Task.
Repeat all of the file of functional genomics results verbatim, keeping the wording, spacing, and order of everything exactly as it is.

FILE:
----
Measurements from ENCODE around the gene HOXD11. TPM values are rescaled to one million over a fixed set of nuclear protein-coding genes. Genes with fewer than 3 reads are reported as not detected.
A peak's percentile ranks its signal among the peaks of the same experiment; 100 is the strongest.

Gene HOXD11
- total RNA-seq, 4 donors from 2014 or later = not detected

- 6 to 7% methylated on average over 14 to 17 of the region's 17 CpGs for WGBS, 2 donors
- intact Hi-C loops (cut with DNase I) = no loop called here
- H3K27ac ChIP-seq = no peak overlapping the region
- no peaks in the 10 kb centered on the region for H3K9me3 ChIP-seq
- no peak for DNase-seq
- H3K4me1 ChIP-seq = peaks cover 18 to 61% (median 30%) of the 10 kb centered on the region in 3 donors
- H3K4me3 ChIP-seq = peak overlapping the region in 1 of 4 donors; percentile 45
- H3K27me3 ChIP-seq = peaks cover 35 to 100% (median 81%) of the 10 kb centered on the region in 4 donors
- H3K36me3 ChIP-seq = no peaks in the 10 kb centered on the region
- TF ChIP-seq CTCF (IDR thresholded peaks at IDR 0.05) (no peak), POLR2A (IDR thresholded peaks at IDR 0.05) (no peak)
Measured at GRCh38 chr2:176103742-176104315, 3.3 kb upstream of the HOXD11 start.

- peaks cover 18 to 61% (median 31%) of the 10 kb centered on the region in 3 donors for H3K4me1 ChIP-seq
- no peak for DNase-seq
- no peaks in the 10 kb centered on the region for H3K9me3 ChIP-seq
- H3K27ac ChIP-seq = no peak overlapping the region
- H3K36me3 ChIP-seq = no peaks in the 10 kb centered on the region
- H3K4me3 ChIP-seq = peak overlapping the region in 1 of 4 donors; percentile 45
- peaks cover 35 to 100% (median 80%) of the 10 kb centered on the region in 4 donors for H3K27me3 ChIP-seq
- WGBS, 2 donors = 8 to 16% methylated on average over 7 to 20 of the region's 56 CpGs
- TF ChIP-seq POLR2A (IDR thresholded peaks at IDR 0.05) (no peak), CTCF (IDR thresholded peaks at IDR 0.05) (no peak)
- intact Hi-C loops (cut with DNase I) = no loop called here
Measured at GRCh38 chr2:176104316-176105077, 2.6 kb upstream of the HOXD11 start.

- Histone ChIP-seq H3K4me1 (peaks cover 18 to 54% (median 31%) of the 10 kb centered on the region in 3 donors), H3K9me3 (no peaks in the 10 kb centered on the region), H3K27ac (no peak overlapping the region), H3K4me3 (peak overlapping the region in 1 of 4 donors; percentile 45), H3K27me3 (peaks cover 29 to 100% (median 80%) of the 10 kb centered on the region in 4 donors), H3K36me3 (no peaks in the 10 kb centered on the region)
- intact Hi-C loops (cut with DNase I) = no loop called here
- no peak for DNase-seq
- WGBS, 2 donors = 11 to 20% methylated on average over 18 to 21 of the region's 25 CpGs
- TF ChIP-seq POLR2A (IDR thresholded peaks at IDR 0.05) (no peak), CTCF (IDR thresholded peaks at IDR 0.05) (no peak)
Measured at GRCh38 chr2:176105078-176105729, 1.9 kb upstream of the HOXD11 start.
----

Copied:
Measurements from ENCODE around the gene HOXD11. TPM values are rescaled to one million over a fixed set of nuclear protein-coding genes. Genes with fewer than 3 reads are reported as not detected.
A peak's percentile ranks its signal among the peaks of the same experiment; 100 is the strongest.

Gene HOXD11
- total RNA-seq, 4 donors from 2014 or later = not detected

- 6 to 7% methylated on average over 14 to 17 of the region's 17 CpGs for WGBS, 2 donors
- intact Hi-C loops (cut with DNase I) = no loop called here
- H3K27ac ChIP-seq = no peak overlapping the region
- no peaks in the 10 kb centered on the region for H3K9me3 ChIP-seq
- no peak for DNase-seq
- H3K4me1 ChIP-seq = peaks cover 18 to 61% (median 30%) of the 10 kb centered on the region in 3 donors
- H3K4me3 ChIP-seq = peak overlapping the region in 1 of 4 donors; percentile 45
- H3K27me3 ChIP-seq = peaks cover 35 to 100% (median 81%) of the 10 kb centered on the region in 4 donors
- H3K36me3 ChIP-seq = no peaks in the 10 kb centered on the region
- TF ChIP-seq CTCF (IDR thresholded peaks at IDR 0.05) (no peak), POLR2A (IDR thresholded peaks at IDR 0.05) (no peak)
Measured at GRCh38 chr2:176103742-176104315, 3.3 kb upstream of the HOXD11 start.

- peaks cover 18 to 61% (median 31%) of the 10 kb centered on the region in 3 donors for H3K4me1 ChIP-seq
- no peak for DNase-seq
- no peaks in the 10 kb centered on the region for H3K9me3 ChIP-seq
- H3K27ac ChIP-seq = no peak overlapping the region
- H3K36me3 ChIP-seq = no peaks in the 10 kb centered on the region
- H3K4me3 ChIP-seq = peak overlapping the region in 1 of 4 donors; percentile 45
- peaks cover 35 to 100% (median 80%) of the 10 kb centered on the region in 4 donors for H3K27me3 ChIP-seq
- WGBS, 2 donors = 8 to 16% methylated on average over 7 to 20 of the region's 56 CpGs
- TF ChIP-seq POLR2A (IDR thresholded peaks at IDR 0.05) (no peak), CTCF (IDR thresholded peaks at IDR 0.05) (no peak)
- intact Hi-C loops (cut with DNase I) = no loop called here
Measured at GRCh38 chr2:176104316-176105077, 2.6 kb upstream of the HOXD11 start.

- Histone ChIP-seq H3K4me1 (peaks cover 18 to 54% (median 31%) of the 10 kb centered on the region in 3 donors), H3K9me3 (no peaks in the 10 kb centered on the region), H3K27ac (no peak overlapping the region), H3K4me3 (peak overlapping the region in 1 of 4 donors; percentile 45), H3K27me3 (peaks cover 29 to 100% (median 80%) of the 10 kb centered on the region in 4 donors), H3K36me3 (no peaks in the 10 kb centered on the region)
- intact Hi-C loops (cut with DNase I) = no loop called here
- no peak for DNase-seq
- WGBS, 2 donors = 11 to 20% methylated on average over 18 to 21 of the region's 25 CpGs
- TF ChIP-seq POLR2A (IDR thresholded peaks at IDR 0.05) (no peak), CTCF (IDR thresholded peaks at IDR 0.05) (no peak)
Measured at GRCh38 chr2:176105078-176105729, 1.9 kb upstream of the HOXD11 start.